• "Cool Air." The next time someone asks you to crank up the AC for them, you're definitely going to think twice...
  • "Dreams in the Witch House." Perhaps one of his most scary stories, mostly because of the confusion and puzzlement felt by the protagonist. You may be afraid of raccoon tracks for about a month afterward because of Brown Jenkin. Raccoon tracks look like little human hands.
  • "Dagon." Everything about this story emanates horror, from Lovecraft's vivid description of the vast wasteland the protagonist is lost in, to the way that the reader and the narrator both share the same obsession with climbing the mountain. Neither know what this will achieve, but both begin to think, on the sole basis of paranoia, that it is their only hope. Then there's the final passage, which is simply terrifying:
    "Often I ask myself if it could not all have been a pure phantasm — a mere freak of fever as I lay sun-stricken and raving in the open boat after my escape from the German man-of-war. This I ask myself, but ever does there come before me a hideously vivid vision in reply. I cannot think of the deep sea without shuddering at the nameless things that may at this very moment be crawling and floundering on its slimy bed, worshipping their ancient stone idols and carving their own detestable likenesses on submarine obelisks of water-soaked granite. I dream of a day when they may rise above the billows to drag down in their reeking talons the remnants of puny, war-exhausted mankind — of a day when the land shall sink, and the dark ocean floor shall ascend amidst universal pandemonium."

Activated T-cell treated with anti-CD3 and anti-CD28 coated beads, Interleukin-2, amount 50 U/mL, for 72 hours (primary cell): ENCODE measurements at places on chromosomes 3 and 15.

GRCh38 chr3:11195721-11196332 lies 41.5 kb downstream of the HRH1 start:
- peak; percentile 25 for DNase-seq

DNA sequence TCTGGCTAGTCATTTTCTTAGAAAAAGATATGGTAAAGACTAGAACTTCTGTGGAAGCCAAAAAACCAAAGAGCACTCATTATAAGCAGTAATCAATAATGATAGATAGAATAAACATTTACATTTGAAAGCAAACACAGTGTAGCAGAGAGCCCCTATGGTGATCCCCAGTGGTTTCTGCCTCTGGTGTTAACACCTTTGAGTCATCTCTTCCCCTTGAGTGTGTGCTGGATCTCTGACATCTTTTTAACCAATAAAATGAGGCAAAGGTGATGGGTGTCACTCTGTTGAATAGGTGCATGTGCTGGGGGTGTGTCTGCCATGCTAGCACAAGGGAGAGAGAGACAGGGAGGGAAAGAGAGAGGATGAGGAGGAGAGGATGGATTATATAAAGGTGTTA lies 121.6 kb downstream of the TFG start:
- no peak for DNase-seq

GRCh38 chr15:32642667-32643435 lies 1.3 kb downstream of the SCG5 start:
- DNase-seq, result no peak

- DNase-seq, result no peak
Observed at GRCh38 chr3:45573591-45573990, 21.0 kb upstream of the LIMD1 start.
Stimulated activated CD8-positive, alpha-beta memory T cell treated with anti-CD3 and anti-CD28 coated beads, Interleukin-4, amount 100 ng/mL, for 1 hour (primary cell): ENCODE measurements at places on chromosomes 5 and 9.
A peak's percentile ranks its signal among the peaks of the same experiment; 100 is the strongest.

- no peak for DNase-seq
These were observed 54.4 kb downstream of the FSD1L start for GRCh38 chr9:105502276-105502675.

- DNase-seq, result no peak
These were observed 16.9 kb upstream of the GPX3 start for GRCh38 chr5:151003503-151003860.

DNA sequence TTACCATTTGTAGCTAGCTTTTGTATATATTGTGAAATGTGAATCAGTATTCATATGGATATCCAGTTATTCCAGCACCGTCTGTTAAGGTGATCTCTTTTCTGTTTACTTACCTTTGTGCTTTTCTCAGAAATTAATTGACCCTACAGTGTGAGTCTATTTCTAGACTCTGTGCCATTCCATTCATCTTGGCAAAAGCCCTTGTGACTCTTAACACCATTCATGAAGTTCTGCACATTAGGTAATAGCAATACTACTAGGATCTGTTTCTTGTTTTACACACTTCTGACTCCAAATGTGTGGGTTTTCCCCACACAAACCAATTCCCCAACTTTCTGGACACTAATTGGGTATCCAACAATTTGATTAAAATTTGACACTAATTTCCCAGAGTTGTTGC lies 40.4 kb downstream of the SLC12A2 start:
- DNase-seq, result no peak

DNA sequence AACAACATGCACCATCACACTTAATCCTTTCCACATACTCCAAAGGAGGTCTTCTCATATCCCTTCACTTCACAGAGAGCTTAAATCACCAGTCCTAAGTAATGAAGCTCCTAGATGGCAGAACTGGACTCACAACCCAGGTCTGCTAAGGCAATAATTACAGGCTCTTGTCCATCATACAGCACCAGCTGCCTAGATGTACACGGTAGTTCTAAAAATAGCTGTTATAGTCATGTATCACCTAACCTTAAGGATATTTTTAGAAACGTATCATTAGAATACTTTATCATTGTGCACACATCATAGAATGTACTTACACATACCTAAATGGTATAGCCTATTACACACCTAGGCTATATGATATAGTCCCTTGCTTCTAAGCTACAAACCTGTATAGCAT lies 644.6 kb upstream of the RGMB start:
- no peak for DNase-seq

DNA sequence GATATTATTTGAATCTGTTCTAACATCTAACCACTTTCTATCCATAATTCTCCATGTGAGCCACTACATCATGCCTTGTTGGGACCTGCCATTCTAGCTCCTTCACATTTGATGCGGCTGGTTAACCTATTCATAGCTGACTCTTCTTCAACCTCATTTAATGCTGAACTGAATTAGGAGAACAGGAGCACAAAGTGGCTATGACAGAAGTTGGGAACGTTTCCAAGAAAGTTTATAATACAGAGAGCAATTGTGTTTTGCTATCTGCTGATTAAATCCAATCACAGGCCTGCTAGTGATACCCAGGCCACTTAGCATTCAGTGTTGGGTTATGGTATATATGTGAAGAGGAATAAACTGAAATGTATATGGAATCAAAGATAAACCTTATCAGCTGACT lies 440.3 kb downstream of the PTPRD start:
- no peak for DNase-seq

"The end is near. I hear a noise at the door, as of some immense slippery body lumbering against it. It shall not find me. God, that hand! The window! The window!"
  • "The Call of Cthulhu," the penultimate of all things Lovecraft and the birthing place of the horrid thing itself.
    • "The stars were right again, and what an age-old cult had failed to do by design, a band of innocent sailors had done by accident. After vigintillions of years great Cthulhu was loose again, and ravening for delight." Aaaagh! Though he gets taken out by being smacked in the head with a boat.
  • The Shadow Over Innsmouth (available here) because of one thing: When the village drunk tells the protagonist the tale about the reason the people of Innsmouth are part fish. Some real Squick and Fridge Horror (or Nightmare Fuel, if you are particularly awake when you read it) when he mentions that the sailors mated with some strange-looking fish! That isn't the worst of it: The protagonist is also part of the Innsmouth folk and, upon learning this, he decides to invite his family to swim in the water in a manner that is seriously creepy.